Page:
Spectacular Audiobooks by Spectacular Female Authors

Romance: Red, White and Royal Blue by Casey McQuiston

What happens when the first son of the US falls in love with the prince of England? This is pretty much the perfect feel-good romance with loads of literary love-letters, pining, a lovely cast of characters you’d like to hang out with (YES for a female president and latinx representation!) and really good writing. This is EXACTLY what we need more of: dramatic but happy queer love stories. The narration done by Ramon de Ocampo is absolutely beautiful too. For more LGBTQ romance available on audio form try Leah of the Offbeat by Becky Albertalli (an YA novel featuring a fat bisexual female protagonist) or for something more historical and definitely more steamy, go for Think of England by KJ Charles (TW: xenophobia, racism, homophobia and antisemitism explored in this book). For a straight rec, I would go for The Kiss Quotient by Helen Hoang (narrated by Carly Robins) if you want something saucy. Otherwise, You can’t really go wrong with Jane Austen, and her books are widely available in audio book form.

Black Lives Matter: The Hate U Give by Angie Thomas

This is a very important and thought-provoking book. It’s stunningly written, moving, revolutionary, funny and altogether unputdownable. It’s about a girl who loses a friend, the raging racism African Americans face, friendships, family and what happens when poverty and racism intersect. If you have read this one already, still give it a listen just because of the stunning narration by Bahni Turpin. Otherwise, try Thomas' newer On the Come Up (also beautifully read by Bahni Turpin), which is just a good, just as gripping, and just as important. These two should be on EVERYBODY’s TBR list.

Short Story: 'The Library Window' by Margaret Oliphant

A beautiful look into the 19th century life of women, a spectral window and an imagined future. This amazing short story allows for different interpretations, and it’s a short listen, so definitely give it a go!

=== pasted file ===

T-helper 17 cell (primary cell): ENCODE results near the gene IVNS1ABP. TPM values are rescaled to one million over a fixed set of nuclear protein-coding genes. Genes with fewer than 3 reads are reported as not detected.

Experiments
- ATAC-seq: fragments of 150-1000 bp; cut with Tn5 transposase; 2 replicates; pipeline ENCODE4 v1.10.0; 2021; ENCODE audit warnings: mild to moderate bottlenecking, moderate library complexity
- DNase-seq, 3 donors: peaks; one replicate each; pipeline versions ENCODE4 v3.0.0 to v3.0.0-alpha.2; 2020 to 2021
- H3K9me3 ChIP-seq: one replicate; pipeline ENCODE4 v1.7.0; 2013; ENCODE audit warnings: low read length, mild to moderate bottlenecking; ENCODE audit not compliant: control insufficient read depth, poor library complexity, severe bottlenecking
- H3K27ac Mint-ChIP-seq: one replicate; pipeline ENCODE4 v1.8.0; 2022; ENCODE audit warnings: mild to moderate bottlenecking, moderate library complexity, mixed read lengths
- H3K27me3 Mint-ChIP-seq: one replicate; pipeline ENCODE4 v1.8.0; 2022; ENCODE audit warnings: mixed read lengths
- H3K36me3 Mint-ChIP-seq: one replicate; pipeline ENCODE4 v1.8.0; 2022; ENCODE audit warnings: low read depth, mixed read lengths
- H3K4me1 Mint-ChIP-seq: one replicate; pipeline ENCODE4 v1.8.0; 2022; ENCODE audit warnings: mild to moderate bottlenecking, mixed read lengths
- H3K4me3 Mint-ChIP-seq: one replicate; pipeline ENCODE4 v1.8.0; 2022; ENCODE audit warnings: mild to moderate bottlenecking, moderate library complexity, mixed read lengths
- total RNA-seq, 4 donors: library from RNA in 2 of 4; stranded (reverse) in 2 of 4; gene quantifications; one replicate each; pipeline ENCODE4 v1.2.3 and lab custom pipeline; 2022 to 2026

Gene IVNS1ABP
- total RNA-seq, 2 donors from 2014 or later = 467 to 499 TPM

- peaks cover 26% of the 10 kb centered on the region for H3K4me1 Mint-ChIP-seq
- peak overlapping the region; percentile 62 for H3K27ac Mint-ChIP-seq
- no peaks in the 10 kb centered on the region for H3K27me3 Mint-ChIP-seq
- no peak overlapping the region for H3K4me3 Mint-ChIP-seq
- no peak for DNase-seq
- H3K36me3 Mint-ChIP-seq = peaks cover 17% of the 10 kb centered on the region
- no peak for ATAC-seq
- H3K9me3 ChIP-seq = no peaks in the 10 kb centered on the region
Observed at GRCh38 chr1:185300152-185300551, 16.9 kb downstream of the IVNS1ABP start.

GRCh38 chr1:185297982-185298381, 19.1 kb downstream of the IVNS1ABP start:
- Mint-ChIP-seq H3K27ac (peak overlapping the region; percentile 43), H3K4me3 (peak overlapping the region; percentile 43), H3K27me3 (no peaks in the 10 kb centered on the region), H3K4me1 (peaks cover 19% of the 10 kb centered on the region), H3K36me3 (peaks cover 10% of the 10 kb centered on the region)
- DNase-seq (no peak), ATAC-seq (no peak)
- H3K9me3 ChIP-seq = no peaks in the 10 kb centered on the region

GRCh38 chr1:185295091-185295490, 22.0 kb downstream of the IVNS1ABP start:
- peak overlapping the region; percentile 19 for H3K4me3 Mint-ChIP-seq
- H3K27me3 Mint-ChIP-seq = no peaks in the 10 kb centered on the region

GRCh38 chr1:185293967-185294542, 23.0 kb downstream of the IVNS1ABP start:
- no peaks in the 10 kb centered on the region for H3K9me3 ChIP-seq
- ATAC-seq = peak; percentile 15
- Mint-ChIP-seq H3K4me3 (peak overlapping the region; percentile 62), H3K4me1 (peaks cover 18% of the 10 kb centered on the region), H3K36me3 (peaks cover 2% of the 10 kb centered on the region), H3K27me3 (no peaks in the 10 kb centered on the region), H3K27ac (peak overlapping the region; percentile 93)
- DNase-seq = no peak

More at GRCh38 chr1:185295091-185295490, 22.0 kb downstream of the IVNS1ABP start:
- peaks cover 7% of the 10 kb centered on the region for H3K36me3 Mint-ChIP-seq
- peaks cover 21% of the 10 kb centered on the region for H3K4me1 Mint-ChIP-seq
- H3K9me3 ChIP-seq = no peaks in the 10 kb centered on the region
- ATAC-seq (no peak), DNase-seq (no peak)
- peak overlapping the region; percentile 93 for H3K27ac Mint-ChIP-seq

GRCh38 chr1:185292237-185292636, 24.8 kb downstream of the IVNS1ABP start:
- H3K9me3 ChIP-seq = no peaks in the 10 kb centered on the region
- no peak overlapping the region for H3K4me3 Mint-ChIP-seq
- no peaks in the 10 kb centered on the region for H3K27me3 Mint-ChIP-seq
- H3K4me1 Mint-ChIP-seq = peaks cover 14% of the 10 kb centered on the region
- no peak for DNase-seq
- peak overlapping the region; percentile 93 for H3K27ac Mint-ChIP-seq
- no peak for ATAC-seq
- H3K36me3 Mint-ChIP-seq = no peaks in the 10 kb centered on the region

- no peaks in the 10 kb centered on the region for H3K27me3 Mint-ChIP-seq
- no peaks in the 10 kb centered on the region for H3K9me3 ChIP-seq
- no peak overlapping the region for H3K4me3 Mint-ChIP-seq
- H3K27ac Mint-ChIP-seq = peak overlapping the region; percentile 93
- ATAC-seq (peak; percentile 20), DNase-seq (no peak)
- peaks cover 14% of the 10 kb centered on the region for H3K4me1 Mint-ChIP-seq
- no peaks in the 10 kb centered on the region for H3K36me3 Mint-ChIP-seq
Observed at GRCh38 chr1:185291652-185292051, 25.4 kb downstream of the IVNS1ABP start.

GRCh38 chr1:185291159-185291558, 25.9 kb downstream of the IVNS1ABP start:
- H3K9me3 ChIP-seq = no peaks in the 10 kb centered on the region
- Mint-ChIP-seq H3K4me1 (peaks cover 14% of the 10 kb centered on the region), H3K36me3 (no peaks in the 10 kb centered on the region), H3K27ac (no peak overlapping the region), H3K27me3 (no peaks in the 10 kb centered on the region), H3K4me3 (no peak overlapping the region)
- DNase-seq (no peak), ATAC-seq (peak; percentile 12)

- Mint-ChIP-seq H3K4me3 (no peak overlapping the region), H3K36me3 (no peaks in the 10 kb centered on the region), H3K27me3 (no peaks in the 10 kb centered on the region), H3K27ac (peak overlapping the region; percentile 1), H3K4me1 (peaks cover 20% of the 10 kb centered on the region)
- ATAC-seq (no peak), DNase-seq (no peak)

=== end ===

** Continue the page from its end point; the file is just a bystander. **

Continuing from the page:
Thought-Provoking: The Neapolitan Novels by Elena Ferrante

These books are beautiful and horrible and stunning and complex and full of pain and endurance, just like it’s main characters Lenù and Lila. Starting from a 50s Naples, it spans almost the lifetime of this female friendship, exploring themes such as violence, poverty and social class. Truly a magical yet harrowing set of books, beautifully read by Hillary Huber.

Historical YA: The Gentleman’s Guide to Vice and Virtue by Mackenzi Lee

A bisexual witty English lord, his super smart sister and best friend/ love-interest are doing the grand tour in the 17th century Europe, and things are going to get really interesting: alchemy, royal scandals, theft, fantasy and romance included. It’s absolutely beautifully narrated by Christian Coulson, who has the perfect Monty-voice. It's hilarious and exciting and sweet and gripping, so definitely give this one a go.

Satire: Northanger Abbey by Jane Austen

A true classic, Northanger Abbey is Austen wit at it’s best. In this rather different novel of hers, she satirises the Gothic genre, playing with its tropes. It’s both really satisfying from a literary history perspective and just absolutely hilarious. Currently, my favourite Austen book! I very much enjoyed the adaptation by Anna Lea narrated by Emma Thompson.

Modern Classic: The Handmaid’s Tale by Margaret Atwood

Margaret Atwood is the queen of dystopias and The Handmaid’s Tale is again one of those everybody-really-should-read-this type of books. As an audiobook, it’s not altogether pleasant, but then again, it’s not supposed to be. It is, however, very real, frighteningly suffocating and heartbreaking and filled with uncertain glimpses of both fear and hope (TW: rape, violence). I definitely recommend the version read by the author herself.

Memoir: Hunger by Roxane Gay

Read by the author herself, Hunger explores the experiences of Roxane Gay, her body, disordered eating and sexual violence. Not an easy listen by any means but an important one. A voice that demands to be heard. Every body deserves to be respected, and before you ever doubt that, go listen to this book. Seriously. Be mindful of the potentially triggering content, though (eating disorder, rape).

Non-Fiction: Why I’m No Longer Talking to White People About Race by Reni Eddo-Lodge

History of racism in the UK. Tons of knowledge of racism, colonialism and black history, narrated by the author herself. Again, everybody should read this book. Especially all white people. So just go purchase this audio book and educate yourself.